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International comparison for the determination of the activity and half-life of protactinium-231


Protactinium–231 is a long–lived radionuclide that is part of the natural actinium decay chain which starts with uranium–235 and ends with lead–207, a stable radionuclide. Protactinium–231 is important in nuclear forensics, but it is also used in geosciences for dating purposes. In both fields, reliable age dating, however, requires accurate measurement standards that are used to calibrate the respective instruments.

In order to provide the required metrological fundamentals, an international comparison was organized under the auspices of the National Physical Laboratory (NPL), to which PTB made a significant contribution. For this purpose, NPL first carried out radiochemical activities to manufacture a suitable protactinium–231 solution, hereby removing the radioactive progenies to a large extent. Aliquots of the solution were distributed to the participating institutes. Six of them determined the activity concentration. All results are in very good agreement [1].

PTB used different methods to determine activity. Among them, alpha–spectrometry with semiconductor detectors is particularly important. This technique can be used to determine activity if the solid angle of the detector/source system is known. Thanks to its energy resolution, this measurement procedure is used to determine the contributions of other alpha–emitters. Knowing these contributions is important to determine activity by means of liquid scintillation counters. Liquid scintillation counting allows a detection probability of 100 % to be achieved for alpha–emitters, but due to its rather low energy resolution, it does not allow several alpha–emitters to be differentiated. Information about other contributions from alpha–emitters obtained by alpha–spectrometry is therefore often necessary to determine activity by means of liquid scintillation counting – as is the case with protactinium–231. At PTB, both liquid scintillation counters equipped with two photomultiplier tubes and self–made TDCR detectors equipped with three photomultiplier tubes were used.

The results for the activity concentration, which are obtained from alpha–spectrometry at a defined solid angle and from the two LSC methods, are in very good agreement.

It must be pointed out that good results can often only be obtained by combining those measurement procedures. In certain cases, the activity available is very limited, and/or the uncertainties of the solid angle to be determined are very high. Correspondingly, this leads to higher uncertainties in alpha–spectrometry. In such cases, the method is used to determine the relative contributions of different alpha–emitters, so that the activity concentration can then be determined by means of liquid scintillation counting with a small uncertainty.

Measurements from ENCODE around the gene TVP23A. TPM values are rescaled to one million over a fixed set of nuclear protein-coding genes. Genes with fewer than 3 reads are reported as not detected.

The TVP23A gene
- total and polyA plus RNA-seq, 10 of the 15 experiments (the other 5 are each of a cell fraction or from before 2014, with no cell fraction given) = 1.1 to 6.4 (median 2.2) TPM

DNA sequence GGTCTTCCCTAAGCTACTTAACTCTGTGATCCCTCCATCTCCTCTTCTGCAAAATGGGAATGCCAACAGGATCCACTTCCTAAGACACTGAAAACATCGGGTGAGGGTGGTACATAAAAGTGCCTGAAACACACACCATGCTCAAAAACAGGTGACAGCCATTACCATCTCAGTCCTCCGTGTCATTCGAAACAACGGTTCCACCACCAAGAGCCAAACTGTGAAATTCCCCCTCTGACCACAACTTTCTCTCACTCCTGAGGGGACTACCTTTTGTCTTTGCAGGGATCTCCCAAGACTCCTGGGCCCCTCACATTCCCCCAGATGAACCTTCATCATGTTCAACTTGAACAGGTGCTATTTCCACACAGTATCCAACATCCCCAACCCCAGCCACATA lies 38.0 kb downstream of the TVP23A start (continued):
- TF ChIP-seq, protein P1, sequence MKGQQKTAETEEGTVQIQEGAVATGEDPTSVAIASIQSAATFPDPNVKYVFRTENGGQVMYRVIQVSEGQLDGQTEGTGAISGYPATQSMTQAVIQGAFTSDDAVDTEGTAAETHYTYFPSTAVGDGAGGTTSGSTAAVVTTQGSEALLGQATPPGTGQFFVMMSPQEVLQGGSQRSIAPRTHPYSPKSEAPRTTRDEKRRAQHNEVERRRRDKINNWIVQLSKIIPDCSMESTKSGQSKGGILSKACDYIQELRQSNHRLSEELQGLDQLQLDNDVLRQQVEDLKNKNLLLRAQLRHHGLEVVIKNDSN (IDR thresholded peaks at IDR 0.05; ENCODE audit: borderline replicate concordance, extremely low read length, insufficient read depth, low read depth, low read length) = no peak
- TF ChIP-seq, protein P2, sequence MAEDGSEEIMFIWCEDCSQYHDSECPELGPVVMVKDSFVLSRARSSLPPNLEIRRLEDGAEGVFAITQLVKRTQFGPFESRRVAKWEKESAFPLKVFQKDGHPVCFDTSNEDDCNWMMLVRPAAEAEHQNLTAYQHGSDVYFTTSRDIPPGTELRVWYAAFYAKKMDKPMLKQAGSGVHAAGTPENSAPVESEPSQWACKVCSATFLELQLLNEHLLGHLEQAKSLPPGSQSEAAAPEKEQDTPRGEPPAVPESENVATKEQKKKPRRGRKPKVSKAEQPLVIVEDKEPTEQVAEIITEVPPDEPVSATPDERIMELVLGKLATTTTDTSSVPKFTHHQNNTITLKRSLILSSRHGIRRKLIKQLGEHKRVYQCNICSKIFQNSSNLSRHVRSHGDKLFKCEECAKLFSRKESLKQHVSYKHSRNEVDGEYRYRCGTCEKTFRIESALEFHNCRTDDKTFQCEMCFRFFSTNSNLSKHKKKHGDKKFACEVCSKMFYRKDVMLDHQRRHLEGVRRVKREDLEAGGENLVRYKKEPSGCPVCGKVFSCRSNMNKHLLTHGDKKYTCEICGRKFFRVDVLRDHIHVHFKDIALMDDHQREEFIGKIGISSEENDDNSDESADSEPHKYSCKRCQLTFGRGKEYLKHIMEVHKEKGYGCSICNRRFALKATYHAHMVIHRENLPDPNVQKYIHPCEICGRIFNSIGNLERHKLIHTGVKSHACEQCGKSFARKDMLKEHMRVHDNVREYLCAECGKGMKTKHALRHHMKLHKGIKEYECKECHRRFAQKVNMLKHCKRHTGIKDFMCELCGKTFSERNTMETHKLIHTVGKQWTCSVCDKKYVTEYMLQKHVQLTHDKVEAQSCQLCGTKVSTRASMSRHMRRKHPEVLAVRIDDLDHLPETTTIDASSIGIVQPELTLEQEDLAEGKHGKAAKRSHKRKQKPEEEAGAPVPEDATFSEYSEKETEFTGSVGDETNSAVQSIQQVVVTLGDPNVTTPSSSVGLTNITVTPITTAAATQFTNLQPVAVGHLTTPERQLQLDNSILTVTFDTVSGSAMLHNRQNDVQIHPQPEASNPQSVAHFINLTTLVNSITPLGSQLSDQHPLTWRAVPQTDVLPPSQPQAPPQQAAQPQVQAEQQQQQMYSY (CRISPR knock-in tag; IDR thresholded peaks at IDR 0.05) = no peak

In addition to the previously mentioned procedures, calibrated gamma–spectrometers were also used at PTB to determine the activity concentration of the protactinium–231 solution, thereby precluding gamma–emitting impurities. This method requires photon emission probabilities as input data. Small deviations compared to the other methods seem to suggest that these input data are not accurate enough yet. In principle, gamma–spectrometry is also suitable for identifying and quantifying progenies and, if applicable, other impurities due to other radionuclides.

If the results of all participants in the comparison are combined, an activity concentration of 41.461(48) kBq/g is obtained for the solution. At the Lawrence Livermore National Laboratory (USA), the protactinium–231 atomic concentration of the solution was determined as 61.48(23) × 1015 atoms/g by means of mass spectrometry. This results in a half–life of 32 570(130) years. This value is in good agreement with values found in the literature; it contributes to reducing the uncertainty. Considering all half–life measurements carried out to date, a new recommended half–life of 32 570(98) years is obtained. The numbers indicated in brackets correspond to the standard uncertainties.

More details about the comparison, the measurements performed and the half–life determination have now been published [1].


[1]    Jerome, S., Bobin, C., Cassette, P., Dersch, R., Galea, R., Haoran, L., Honig, A., Keightley, J., Kossert, K., Liang, J., Marouli, M., Michotte, C., Pommé, S., Röttger, S., Williams, R., Zhang, M.: Half-life determination and comparison of activity standards of 231Pa. Applied Radiation and Isotopes 155 (2020) 108837.


Opens window for sending emailK. Kossert, Department 6.1, SeSc 6.14

Opens window for sending emailS. Röttger, Department 6.1, Working Group 6.13